Transient ischemic attack (TIA) and cerebrovascular accident (CVA) consist in the acute loss of arterial blood flow to a part of the brain or brainstem, resulting in temporary or permanent loss of function.
TIA and CVA are among the most common causes of death and disability in Canada. Lifestyle and risk factor modifications are ways of preventing these disorders, which can be treated with urgent medical or surgical intervention in some cases.
(list not exhaustive)
- Intracerebral and cerebellar
Given a patient with acute neurological deficits (e.g., aphasia, amaurosis fugax), the candidate will obtain an appropriate history and perform a physical examination leading to the possible diagnosis of TIA or CVA, and take action. The candidate will recognize the need for preventive health care in order to decrease the risk of TIA or CVA.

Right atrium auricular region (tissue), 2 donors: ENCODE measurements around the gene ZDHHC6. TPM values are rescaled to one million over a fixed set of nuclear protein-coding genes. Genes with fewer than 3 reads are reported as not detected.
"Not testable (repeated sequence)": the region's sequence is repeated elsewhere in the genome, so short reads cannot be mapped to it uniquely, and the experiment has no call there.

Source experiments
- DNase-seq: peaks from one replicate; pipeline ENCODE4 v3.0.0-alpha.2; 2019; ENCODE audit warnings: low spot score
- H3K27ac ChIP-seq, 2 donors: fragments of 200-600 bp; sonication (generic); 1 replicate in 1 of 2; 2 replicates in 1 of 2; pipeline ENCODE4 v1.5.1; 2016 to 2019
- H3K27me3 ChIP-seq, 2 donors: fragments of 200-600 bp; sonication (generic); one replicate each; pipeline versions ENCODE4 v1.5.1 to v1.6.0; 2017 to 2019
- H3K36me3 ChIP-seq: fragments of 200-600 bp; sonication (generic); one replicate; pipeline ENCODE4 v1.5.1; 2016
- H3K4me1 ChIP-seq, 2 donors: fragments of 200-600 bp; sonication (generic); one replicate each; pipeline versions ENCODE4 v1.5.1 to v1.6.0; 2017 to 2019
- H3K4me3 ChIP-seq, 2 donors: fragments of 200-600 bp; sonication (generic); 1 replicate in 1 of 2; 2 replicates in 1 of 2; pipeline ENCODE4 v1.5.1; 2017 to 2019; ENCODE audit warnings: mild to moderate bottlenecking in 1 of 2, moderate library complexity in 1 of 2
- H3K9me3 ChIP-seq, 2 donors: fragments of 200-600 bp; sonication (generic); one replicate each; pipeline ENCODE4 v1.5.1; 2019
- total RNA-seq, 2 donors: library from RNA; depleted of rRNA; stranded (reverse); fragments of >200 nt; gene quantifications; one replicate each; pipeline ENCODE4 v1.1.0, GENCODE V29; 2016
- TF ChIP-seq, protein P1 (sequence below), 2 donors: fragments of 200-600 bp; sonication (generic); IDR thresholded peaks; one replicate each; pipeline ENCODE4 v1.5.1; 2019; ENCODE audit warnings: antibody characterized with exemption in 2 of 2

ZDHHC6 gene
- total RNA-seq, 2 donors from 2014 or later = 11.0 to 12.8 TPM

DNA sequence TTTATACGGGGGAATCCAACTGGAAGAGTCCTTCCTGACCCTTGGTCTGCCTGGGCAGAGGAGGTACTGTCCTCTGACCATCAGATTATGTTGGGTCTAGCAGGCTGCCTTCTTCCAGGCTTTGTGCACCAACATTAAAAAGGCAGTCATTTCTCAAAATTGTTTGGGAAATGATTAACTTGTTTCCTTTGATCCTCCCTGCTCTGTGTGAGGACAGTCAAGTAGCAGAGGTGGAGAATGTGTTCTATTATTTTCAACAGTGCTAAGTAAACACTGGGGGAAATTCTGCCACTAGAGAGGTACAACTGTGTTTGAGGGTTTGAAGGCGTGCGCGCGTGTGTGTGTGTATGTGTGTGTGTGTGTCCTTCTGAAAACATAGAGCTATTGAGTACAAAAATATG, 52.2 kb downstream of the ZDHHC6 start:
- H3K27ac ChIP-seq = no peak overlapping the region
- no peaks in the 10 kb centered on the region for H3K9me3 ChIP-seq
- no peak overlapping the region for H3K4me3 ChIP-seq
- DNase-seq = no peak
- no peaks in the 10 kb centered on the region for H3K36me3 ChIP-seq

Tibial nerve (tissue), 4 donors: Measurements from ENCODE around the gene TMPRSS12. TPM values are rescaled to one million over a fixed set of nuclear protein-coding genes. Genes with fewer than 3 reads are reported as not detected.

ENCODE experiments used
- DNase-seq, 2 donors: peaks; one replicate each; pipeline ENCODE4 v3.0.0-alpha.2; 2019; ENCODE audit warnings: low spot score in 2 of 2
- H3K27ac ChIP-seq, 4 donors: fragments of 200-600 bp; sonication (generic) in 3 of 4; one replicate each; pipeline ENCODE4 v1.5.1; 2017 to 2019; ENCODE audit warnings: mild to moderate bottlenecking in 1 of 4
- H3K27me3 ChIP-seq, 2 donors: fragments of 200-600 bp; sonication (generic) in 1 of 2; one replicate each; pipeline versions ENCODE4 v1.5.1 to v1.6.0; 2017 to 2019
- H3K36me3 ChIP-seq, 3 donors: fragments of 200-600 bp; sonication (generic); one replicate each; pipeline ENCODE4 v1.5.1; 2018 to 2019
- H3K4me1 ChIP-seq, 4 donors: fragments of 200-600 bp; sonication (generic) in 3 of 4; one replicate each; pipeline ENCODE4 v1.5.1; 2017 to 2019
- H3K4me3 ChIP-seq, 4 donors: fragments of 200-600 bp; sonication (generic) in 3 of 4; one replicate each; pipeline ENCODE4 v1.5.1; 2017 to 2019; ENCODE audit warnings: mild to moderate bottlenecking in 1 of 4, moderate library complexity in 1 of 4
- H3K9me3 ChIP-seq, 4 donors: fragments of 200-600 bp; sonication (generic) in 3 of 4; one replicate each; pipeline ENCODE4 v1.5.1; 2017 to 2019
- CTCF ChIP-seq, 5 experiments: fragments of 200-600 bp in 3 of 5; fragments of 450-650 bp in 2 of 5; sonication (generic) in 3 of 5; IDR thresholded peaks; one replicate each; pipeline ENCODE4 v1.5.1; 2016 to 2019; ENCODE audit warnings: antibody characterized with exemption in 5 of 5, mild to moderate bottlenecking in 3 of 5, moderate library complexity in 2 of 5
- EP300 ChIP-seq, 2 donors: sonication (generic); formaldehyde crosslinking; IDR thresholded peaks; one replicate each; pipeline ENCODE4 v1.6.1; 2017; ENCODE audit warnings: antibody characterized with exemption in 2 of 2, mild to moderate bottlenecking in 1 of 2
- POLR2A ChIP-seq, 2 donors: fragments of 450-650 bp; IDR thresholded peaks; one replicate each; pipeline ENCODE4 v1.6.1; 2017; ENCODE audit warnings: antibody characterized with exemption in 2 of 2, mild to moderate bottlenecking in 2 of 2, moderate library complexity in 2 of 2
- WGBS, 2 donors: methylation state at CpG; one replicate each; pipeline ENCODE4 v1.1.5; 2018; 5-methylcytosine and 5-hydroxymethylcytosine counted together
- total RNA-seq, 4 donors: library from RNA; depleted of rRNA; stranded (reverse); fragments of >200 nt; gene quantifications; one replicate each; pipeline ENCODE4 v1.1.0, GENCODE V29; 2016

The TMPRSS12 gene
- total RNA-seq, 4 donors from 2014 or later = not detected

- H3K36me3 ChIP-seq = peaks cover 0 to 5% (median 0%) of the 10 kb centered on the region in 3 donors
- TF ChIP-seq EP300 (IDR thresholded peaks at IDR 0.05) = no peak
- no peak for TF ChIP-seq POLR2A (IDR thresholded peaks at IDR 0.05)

Given a patient with risk factors for a TIA or CVA, the candidate will
- list and interpret critical clinical findings, including results of a history and physical examination aimed at detecting an early pathology (e.g., bruits, hypertension) that is treatable or correctable.
Given a patient with acute, intermittent or chronic neurological deficits, the candidate will
- list and interpret critical clinical findings, including results of a history and physical examination aimed at determining whether TIA or CVA is a possible cause;
- list and interpret critical investigations, including
- imaging (e.g., computed tomography);
- laboratory testing (e.g., lipid profile);
- construct an effective management plan, including
- proceeding with acute or chronic medical and surgical interventions (e.g., blood pressure control);
- referring for specialized services (e.g., rehabilitation, speech-language therapy);
- anticipating medium and long-term complications (e.g., psychosocial impact, safety).